Under the leadership of an outstanding Education Secretary, Arne Duncan, we launched a Race to the Top, through which states compete for funding by committing to reform and raising standards, by rewarding good teaching, by supporting the development of better assessments to measure results, and by emphasizing math and science to help prepare children for college and careers.

And on Monday, my administration will send to Congress our blueprint for an updated Elementary and Secondary Education Act to overhaul No Child Left Behind. What this plan recognizes is that while the federal government can play a leading role in encouraging the reforms and high standards we need, the impetus for that change will come from states, and from local schools and school districts. So, yes, we set a high bar – but we also provide educators the flexibility to reach it.

Under these guidelines, schools that achieve excellence or show real progress will be rewarded, and local districts will be encouraged to commit to change in schools that are clearly letting their students down. For the majority of schools that fall in between – schools that do well but could do better – we will encourage continuous improvement to help keep our young people on track for a bright future: prepared for the jobs of the 21st century. And because the most important factor in a child’s success is the person standing at the front of the classroom, we will better prepare teachers, support teachers, and encourage teachers to stay in the field. In short, we’ll treat the people who educate our sons and daughters like the professionals they are.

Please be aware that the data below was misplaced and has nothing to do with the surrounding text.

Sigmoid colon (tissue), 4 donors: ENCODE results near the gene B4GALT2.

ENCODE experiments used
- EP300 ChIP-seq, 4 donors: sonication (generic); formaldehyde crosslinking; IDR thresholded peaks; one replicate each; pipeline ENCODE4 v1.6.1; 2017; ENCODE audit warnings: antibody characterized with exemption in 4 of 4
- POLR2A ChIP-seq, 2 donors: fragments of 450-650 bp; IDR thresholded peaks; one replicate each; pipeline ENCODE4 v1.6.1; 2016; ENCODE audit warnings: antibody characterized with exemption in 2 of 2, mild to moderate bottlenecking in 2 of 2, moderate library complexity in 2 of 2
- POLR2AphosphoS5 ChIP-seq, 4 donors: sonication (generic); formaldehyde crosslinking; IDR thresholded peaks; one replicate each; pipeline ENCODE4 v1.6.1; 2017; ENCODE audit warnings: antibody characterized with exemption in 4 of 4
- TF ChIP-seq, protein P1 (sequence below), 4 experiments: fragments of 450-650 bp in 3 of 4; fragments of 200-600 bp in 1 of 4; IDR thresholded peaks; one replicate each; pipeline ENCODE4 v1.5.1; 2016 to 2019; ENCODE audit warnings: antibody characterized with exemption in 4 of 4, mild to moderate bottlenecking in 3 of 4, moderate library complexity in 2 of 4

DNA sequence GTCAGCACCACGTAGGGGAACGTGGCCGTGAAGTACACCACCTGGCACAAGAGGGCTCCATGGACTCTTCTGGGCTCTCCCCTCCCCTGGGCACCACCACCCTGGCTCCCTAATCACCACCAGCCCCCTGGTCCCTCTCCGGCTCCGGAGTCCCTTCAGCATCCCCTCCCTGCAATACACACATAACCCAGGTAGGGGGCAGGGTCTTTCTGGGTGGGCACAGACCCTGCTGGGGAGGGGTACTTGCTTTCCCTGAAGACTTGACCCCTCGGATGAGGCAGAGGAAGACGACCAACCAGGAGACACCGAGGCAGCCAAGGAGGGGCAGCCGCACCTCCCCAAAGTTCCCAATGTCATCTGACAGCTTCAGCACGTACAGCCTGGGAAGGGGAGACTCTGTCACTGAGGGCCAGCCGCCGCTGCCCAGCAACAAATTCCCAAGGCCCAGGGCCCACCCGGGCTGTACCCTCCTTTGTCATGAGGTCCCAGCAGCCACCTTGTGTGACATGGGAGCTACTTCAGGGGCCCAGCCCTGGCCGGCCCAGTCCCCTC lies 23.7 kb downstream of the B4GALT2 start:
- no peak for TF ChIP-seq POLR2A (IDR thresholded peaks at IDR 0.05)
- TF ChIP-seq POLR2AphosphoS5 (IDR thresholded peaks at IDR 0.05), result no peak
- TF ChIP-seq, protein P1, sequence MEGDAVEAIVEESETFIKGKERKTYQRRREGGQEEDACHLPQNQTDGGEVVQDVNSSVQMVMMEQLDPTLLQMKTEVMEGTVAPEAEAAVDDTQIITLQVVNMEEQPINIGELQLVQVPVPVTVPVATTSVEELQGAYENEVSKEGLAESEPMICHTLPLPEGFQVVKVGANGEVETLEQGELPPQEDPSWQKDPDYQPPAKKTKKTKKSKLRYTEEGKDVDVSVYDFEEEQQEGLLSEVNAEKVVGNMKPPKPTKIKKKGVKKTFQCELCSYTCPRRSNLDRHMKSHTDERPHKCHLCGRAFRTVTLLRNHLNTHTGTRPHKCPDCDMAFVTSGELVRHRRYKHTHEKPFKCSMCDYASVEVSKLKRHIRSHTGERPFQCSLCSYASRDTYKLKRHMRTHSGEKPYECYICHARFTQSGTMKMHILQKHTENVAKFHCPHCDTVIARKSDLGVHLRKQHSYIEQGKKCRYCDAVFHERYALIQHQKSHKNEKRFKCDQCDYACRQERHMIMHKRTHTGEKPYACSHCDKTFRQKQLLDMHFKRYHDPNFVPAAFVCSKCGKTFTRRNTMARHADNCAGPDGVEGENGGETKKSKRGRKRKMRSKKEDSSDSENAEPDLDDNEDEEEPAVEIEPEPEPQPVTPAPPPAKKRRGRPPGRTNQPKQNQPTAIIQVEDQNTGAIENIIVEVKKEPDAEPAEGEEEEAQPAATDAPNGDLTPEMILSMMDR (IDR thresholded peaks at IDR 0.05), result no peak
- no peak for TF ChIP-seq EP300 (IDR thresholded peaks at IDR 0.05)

Through this plan we are setting an ambitious goal: all students should graduate from high school prepared for college and a career – no matter who you are or where you come from. Achieving this goal will be difficult. It will take time. And it will require the skills, talents, and dedication of many: principals, teachers, parents, students. But this effort is essential for our children and for our country. And while there will always be those cynics who claim it can’t be done, at our best, we know that America has always risen to the challenges that we’ve faced. This challenge is no different.

As a nation, we are engaged in many important endeavors: improving the economy, reforming the health care system, encouraging innovation in energy and other growth industries of the 21st century. But our success in these efforts – and our success in the future as a people – will ultimately depend on what happens long before an entrepreneur opens his doors, or a nurse walks the rounds, or a scientist steps into her laboratory. Our future is determined each and every day, when our children enter the classroom, ready to learn and brimming with promise.

It’s that promise we must help them fulfill. Thank you.

soundoff (11 Responses)
  1. New Age Independant

    Hey Obama, how about focusing on JOBS!

    March 13, 2010 01:28 pm at 1:28 pm |
  2. Mike in MN

    Obama mentions early in his speech that many are more consumed by who is up or down in the polls or who is going to win in the next elections than they are interested in addressing our problems.